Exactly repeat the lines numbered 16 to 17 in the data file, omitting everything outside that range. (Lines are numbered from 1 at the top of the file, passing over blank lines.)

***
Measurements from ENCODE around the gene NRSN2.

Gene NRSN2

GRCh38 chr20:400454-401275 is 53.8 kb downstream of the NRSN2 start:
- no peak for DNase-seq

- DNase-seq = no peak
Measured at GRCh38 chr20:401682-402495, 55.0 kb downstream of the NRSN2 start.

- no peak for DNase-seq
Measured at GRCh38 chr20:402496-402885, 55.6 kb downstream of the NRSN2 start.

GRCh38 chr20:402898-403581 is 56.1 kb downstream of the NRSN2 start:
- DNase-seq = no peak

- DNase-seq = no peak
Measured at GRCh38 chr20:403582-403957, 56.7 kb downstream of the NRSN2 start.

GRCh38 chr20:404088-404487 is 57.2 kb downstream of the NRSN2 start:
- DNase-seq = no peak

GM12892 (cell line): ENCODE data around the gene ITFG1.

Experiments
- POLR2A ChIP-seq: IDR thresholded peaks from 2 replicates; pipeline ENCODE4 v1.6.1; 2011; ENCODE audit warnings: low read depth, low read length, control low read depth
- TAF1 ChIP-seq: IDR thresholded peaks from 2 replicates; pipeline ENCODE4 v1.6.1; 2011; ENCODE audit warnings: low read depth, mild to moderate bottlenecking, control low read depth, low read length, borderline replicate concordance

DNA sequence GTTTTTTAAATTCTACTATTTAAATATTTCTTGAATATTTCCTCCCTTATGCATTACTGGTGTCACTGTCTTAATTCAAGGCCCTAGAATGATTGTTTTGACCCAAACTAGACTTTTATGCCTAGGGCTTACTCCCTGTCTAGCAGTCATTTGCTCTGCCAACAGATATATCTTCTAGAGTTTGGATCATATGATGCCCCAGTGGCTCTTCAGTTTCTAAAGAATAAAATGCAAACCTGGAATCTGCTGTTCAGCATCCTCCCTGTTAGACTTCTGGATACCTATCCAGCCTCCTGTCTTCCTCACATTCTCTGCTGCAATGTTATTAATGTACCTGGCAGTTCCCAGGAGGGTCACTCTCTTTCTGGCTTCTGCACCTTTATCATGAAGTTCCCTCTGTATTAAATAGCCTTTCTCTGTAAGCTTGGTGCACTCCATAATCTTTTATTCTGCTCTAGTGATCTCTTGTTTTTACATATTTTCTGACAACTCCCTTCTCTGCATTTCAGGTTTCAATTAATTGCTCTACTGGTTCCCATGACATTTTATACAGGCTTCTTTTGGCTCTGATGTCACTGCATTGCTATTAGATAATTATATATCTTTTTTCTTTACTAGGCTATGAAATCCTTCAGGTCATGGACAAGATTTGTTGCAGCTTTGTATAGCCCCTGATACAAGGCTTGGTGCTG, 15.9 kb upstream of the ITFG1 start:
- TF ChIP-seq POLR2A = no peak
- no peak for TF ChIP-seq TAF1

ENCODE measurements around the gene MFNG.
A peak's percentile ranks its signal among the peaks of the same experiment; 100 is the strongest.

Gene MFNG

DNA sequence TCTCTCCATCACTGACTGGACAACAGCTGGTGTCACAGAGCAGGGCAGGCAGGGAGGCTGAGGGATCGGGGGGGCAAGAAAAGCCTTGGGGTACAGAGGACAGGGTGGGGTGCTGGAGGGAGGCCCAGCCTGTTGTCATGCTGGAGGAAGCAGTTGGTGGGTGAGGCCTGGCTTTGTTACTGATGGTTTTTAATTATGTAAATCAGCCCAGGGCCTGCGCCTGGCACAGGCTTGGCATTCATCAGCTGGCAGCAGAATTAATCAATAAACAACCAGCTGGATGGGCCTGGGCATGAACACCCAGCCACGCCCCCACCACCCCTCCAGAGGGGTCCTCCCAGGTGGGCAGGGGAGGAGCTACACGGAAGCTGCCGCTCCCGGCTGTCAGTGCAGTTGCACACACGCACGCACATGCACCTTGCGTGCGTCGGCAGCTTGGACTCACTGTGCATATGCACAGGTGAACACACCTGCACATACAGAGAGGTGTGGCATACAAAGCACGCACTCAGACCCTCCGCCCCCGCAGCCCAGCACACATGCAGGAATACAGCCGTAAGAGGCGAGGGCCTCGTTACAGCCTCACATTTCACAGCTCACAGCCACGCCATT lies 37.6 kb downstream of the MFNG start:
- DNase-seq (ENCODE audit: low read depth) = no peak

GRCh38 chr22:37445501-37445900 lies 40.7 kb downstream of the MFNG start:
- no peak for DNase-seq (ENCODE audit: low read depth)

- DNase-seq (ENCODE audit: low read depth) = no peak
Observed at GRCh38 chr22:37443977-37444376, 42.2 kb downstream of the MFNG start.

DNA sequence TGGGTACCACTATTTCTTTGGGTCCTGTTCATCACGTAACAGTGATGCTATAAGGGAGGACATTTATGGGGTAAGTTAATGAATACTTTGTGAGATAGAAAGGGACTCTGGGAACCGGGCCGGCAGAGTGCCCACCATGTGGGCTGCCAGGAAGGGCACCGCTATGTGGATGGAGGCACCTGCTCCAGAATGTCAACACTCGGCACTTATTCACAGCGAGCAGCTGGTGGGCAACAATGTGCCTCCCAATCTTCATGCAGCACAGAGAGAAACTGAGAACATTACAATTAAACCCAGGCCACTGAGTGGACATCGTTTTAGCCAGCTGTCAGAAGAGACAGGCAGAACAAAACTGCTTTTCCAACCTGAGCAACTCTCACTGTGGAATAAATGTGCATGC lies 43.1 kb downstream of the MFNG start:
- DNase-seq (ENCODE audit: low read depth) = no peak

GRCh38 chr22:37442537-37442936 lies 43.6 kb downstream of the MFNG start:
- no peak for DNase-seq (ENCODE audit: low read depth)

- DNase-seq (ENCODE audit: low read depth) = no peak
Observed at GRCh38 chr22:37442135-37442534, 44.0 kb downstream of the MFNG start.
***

Experiments
- POLR2A ChIP-seq: IDR thresholded peaks from 2 replicates; pipeline ENCODE4 v1.6.1; 2011; ENCODE audit warnings: low read depth, low read length, control low read depth